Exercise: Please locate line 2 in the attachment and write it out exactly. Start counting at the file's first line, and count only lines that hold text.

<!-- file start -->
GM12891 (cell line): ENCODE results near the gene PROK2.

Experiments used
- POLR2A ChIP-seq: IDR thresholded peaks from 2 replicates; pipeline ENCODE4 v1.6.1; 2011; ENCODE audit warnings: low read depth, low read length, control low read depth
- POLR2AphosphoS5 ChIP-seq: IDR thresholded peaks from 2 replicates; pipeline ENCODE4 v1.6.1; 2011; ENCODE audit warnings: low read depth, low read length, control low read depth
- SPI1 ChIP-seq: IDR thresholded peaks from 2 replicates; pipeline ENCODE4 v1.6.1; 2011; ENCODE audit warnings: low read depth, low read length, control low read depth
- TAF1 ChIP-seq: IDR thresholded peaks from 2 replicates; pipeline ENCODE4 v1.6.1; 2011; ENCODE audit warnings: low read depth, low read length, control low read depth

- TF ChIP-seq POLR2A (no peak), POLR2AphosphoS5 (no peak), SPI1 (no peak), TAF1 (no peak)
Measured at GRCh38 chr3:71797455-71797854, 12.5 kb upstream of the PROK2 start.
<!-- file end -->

Experiments used